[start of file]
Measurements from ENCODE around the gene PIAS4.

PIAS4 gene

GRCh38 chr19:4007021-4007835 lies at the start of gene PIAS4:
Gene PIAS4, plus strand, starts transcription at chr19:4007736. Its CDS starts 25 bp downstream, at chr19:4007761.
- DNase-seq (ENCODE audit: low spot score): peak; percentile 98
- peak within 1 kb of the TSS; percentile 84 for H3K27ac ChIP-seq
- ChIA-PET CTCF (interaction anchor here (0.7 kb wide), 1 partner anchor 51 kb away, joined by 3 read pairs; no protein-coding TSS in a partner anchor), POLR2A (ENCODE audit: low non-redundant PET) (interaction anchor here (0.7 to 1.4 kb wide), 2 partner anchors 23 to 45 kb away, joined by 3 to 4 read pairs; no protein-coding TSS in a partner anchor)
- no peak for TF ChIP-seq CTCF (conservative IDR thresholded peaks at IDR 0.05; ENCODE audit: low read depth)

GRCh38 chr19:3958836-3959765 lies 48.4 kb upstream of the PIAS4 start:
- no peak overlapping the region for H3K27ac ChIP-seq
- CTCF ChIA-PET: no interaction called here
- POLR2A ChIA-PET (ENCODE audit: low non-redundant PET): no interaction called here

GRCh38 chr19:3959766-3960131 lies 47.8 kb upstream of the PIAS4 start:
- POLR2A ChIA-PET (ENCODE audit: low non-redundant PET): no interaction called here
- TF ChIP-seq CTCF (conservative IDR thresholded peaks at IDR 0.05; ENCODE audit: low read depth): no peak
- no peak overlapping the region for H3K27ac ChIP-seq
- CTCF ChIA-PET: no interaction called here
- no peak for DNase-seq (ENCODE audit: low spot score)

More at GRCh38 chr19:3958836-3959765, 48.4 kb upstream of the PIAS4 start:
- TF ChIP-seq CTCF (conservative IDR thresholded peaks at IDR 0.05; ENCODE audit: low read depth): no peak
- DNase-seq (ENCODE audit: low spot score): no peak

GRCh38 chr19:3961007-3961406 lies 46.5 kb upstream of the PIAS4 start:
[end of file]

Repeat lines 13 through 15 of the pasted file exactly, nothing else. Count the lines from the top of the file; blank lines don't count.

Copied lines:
GRCh38 chr19:3959766-3960131 lies 47.8 kb upstream of the PIAS4 start:
- POLR2A ChIA-PET (ENCODE audit: low non-redundant PET): no interaction called here
- TF ChIP-seq CTCF (conservative IDR thresholded peaks at IDR 0.05; ENCODE audit: low read depth): no peak